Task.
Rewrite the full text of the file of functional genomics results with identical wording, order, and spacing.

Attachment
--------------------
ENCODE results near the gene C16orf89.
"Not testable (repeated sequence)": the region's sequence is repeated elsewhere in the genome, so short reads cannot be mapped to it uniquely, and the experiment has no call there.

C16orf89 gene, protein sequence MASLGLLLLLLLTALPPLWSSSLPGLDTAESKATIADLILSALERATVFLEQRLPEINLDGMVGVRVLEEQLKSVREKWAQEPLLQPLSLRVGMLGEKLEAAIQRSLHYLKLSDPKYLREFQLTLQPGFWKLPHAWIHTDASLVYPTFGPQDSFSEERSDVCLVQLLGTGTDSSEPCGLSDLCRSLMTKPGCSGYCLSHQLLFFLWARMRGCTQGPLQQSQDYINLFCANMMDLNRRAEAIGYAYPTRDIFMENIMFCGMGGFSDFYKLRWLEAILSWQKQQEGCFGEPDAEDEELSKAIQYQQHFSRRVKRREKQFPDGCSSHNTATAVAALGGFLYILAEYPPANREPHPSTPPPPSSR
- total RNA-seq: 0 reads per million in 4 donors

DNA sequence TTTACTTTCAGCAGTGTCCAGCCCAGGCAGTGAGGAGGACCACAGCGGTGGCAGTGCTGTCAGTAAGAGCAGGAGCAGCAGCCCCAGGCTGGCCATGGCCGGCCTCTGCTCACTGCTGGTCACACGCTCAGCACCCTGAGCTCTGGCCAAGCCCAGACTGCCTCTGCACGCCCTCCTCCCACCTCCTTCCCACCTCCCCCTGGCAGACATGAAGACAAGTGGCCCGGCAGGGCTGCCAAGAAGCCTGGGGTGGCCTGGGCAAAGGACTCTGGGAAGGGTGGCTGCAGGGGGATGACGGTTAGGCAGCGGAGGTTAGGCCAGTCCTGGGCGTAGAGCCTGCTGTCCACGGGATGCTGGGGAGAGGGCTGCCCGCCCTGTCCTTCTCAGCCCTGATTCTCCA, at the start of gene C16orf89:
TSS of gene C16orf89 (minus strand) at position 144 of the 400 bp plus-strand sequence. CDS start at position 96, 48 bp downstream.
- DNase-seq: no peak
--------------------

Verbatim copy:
ENCODE results near the gene C16orf89.
"Not testable (repeated sequence)": the region's sequence is repeated elsewhere in the genome, so short reads cannot be mapped to it uniquely, and the experiment has no call there.

C16orf89 gene, protein sequence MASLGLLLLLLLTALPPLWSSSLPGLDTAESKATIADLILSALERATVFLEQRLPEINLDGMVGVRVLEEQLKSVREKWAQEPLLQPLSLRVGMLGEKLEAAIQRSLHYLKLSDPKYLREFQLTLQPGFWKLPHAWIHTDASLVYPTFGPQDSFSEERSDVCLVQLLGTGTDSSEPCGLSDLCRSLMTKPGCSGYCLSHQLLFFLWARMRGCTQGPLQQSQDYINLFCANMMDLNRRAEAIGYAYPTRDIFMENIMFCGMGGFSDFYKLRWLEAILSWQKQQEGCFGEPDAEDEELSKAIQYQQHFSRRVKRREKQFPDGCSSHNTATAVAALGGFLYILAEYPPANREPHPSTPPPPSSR
- total RNA-seq: 0 reads per million in 4 donors

DNA sequence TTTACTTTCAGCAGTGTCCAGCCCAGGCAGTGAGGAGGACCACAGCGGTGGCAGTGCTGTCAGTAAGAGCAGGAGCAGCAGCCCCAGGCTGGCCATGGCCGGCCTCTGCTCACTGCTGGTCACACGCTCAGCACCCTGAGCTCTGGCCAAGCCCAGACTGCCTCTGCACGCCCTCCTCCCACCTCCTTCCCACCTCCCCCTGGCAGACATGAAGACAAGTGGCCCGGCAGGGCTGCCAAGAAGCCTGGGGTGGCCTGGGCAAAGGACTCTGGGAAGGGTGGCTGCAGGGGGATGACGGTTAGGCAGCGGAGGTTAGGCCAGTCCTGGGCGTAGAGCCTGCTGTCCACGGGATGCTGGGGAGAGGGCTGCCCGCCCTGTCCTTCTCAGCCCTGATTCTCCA, at the start of gene C16orf89:
TSS of gene C16orf89 (minus strand) at position 144 of the 400 bp plus-strand sequence. CDS start at position 96, 48 bp downstream.
- DNase-seq: no peak